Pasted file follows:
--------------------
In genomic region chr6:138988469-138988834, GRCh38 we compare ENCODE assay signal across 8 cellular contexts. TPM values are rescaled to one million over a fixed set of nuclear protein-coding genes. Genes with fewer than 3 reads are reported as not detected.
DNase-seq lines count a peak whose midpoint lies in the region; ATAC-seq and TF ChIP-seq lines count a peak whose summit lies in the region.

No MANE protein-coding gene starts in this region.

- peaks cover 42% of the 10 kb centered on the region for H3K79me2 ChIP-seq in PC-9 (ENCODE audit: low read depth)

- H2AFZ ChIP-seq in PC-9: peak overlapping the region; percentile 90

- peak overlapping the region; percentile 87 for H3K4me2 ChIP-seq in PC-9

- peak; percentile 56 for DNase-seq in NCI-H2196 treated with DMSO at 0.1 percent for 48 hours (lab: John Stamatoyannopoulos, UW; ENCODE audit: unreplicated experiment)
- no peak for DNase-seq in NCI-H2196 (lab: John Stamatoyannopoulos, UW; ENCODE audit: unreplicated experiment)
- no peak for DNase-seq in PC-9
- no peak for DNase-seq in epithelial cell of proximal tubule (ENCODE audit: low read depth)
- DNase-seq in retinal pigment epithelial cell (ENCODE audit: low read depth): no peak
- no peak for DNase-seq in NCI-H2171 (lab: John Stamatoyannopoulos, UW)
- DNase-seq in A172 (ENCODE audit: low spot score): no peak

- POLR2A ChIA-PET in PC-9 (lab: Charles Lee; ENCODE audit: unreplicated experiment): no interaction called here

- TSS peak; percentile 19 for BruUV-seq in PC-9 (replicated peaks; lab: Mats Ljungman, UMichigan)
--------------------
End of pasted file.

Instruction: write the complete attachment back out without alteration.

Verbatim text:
In genomic region chr6:138988469-138988834, GRCh38 we compare ENCODE assay signal across 8 cellular contexts. TPM values are rescaled to one million over a fixed set of nuclear protein-coding genes. Genes with fewer than 3 reads are reported as not detected.
DNase-seq lines count a peak whose midpoint lies in the region; ATAC-seq and TF ChIP-seq lines count a peak whose summit lies in the region.

No MANE protein-coding gene starts in this region.

- peaks cover 42% of the 10 kb centered on the region for H3K79me2 ChIP-seq in PC-9 (ENCODE audit: low read depth)

- H2AFZ ChIP-seq in PC-9: peak overlapping the region; percentile 90

- peak overlapping the region; percentile 87 for H3K4me2 ChIP-seq in PC-9

- peak; percentile 56 for DNase-seq in NCI-H2196 treated with DMSO at 0.1 percent for 48 hours (lab: John Stamatoyannopoulos, UW; ENCODE audit: unreplicated experiment)
- no peak for DNase-seq in NCI-H2196 (lab: John Stamatoyannopoulos, UW; ENCODE audit: unreplicated experiment)
- no peak for DNase-seq in PC-9
- no peak for DNase-seq in epithelial cell of proximal tubule (ENCODE audit: low read depth)
- DNase-seq in retinal pigment epithelial cell (ENCODE audit: low read depth): no peak
- no peak for DNase-seq in NCI-H2171 (lab: John Stamatoyannopoulos, UW)
- DNase-seq in A172 (ENCODE audit: low spot score): no peak

- POLR2A ChIA-PET in PC-9 (lab: Charles Lee; ENCODE audit: unreplicated experiment): no interaction called here

- TSS peak; percentile 19 for BruUV-seq in PC-9 (replicated peaks; lab: Mats Ljungman, UMichigan)